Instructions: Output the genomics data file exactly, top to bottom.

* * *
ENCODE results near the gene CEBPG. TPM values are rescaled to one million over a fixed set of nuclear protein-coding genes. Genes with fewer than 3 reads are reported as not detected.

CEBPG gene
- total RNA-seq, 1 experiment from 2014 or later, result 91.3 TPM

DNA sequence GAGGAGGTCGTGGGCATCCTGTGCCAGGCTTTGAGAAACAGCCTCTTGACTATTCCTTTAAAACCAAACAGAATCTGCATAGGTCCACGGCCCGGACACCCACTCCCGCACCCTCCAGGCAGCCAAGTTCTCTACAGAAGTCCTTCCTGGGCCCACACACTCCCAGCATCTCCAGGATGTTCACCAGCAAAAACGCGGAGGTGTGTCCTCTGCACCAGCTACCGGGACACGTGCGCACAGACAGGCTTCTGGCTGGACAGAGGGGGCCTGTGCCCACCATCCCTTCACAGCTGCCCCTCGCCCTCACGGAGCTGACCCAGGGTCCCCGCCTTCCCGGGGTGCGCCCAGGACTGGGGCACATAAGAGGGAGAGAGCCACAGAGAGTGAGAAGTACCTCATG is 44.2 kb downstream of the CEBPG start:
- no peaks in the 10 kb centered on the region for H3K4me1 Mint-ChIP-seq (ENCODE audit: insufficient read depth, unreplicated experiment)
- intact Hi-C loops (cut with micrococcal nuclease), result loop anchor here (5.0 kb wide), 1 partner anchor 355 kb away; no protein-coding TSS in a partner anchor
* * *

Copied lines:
ENCODE results near the gene CEBPG. TPM values are rescaled to one million over a fixed set of nuclear protein-coding genes. Genes with fewer than 3 reads are reported as not detected.

CEBPG gene
- total RNA-seq, 1 experiment from 2014 or later, result 91.3 TPM

DNA sequence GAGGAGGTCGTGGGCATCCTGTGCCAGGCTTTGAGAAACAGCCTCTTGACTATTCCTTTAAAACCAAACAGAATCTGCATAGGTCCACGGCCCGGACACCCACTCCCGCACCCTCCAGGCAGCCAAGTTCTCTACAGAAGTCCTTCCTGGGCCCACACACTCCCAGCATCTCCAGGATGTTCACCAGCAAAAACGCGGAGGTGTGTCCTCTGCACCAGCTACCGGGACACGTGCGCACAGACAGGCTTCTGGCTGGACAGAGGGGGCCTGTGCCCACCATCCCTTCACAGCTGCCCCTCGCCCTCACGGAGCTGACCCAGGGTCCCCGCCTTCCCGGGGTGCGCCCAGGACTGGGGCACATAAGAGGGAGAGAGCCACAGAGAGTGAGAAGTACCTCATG is 44.2 kb downstream of the CEBPG start:
- no peaks in the 10 kb centered on the region for H3K4me1 Mint-ChIP-seq (ENCODE audit: insufficient read depth, unreplicated experiment)
- intact Hi-C loops (cut with micrococcal nuclease), result loop anchor here (5.0 kb wide), 1 partner anchor 355 kb away; no protein-coding TSS in a partner anchor